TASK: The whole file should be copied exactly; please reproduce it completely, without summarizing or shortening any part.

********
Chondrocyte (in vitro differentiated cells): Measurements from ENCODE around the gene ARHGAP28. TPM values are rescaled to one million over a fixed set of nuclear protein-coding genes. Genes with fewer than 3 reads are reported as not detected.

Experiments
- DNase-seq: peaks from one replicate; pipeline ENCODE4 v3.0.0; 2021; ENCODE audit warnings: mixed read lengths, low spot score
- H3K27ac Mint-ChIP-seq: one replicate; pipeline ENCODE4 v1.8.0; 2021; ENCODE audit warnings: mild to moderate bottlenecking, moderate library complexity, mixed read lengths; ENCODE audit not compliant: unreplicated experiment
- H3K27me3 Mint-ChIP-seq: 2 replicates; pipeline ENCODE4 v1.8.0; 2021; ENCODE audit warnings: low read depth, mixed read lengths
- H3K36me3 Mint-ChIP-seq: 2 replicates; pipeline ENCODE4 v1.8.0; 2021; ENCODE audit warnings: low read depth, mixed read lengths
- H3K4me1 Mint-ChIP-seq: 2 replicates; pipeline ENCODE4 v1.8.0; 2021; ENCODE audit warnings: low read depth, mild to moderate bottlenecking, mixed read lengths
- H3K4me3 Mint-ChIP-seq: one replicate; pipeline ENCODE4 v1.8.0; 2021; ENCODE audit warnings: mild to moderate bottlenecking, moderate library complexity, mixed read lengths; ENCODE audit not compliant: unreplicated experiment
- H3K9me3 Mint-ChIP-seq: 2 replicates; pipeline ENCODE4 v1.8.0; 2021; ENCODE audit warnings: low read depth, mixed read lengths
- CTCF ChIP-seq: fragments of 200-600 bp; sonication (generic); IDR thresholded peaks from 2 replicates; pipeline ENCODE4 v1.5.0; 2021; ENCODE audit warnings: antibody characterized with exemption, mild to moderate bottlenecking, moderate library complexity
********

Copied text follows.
Chondrocyte (in vitro differentiated cells): Measurements from ENCODE around the gene ARHGAP28. TPM values are rescaled to one million over a fixed set of nuclear protein-coding genes. Genes with fewer than 3 reads are reported as not detected.

Experiments
- DNase-seq: peaks from one replicate; pipeline ENCODE4 v3.0.0; 2021; ENCODE audit warnings: mixed read lengths, low spot score
- H3K27ac Mint-ChIP-seq: one replicate; pipeline ENCODE4 v1.8.0; 2021; ENCODE audit warnings: mild to moderate bottlenecking, moderate library complexity, mixed read lengths; ENCODE audit not compliant: unreplicated experiment
- H3K27me3 Mint-ChIP-seq: 2 replicates; pipeline ENCODE4 v1.8.0; 2021; ENCODE audit warnings: low read depth, mixed read lengths
- H3K36me3 Mint-ChIP-seq: 2 replicates; pipeline ENCODE4 v1.8.0; 2021; ENCODE audit warnings: low read depth, mixed read lengths
- H3K4me1 Mint-ChIP-seq: 2 replicates; pipeline ENCODE4 v1.8.0; 2021; ENCODE audit warnings: low read depth, mild to moderate bottlenecking, mixed read lengths
- H3K4me3 Mint-ChIP-seq: one replicate; pipeline ENCODE4 v1.8.0; 2021; ENCODE audit warnings: mild to moderate bottlenecking, moderate library complexity, mixed read lengths; ENCODE audit not compliant: unreplicated experiment
- H3K9me3 Mint-ChIP-seq: 2 replicates; pipeline ENCODE4 v1.8.0; 2021; ENCODE audit warnings: low read depth, mixed read lengths
- CTCF ChIP-seq: fragments of 200-600 bp; sonication (generic); IDR thresholded peaks from 2 replicates; pipeline ENCODE4 v1.5.0; 2021; ENCODE audit warnings: antibody characterized with exemption, mild to moderate bottlenecking, moderate library complexity